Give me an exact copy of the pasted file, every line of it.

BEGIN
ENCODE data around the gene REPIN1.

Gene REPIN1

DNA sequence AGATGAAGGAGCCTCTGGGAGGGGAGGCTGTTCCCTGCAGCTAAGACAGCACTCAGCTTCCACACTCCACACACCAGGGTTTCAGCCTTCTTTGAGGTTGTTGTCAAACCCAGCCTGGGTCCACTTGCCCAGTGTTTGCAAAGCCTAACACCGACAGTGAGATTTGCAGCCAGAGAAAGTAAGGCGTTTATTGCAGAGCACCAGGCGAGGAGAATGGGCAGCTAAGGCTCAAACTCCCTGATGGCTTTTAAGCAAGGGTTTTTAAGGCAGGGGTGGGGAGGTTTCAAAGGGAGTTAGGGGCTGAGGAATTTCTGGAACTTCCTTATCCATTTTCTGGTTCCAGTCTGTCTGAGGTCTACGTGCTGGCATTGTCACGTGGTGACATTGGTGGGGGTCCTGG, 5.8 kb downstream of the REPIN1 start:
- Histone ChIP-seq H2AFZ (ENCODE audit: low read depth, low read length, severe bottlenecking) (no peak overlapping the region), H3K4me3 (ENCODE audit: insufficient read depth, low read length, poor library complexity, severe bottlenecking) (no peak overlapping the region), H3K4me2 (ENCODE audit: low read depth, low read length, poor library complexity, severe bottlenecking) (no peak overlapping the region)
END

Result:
ENCODE data around the gene REPIN1.

Gene REPIN1

DNA sequence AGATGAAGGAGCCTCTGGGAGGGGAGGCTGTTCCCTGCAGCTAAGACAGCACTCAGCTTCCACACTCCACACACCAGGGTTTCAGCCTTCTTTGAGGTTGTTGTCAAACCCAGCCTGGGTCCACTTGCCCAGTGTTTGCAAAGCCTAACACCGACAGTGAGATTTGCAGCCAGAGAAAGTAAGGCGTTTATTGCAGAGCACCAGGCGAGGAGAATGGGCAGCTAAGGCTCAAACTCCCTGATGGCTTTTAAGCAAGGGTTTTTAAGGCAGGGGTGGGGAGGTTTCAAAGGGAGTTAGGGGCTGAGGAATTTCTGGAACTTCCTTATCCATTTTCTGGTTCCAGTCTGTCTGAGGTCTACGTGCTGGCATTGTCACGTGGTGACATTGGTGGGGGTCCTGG, 5.8 kb downstream of the REPIN1 start:
- Histone ChIP-seq H2AFZ (ENCODE audit: low read depth, low read length, severe bottlenecking) (no peak overlapping the region), H3K4me3 (ENCODE audit: insufficient read depth, low read length, poor library complexity, severe bottlenecking) (no peak overlapping the region), H3K4me2 (ENCODE audit: low read depth, low read length, poor library complexity, severe bottlenecking) (no peak overlapping the region)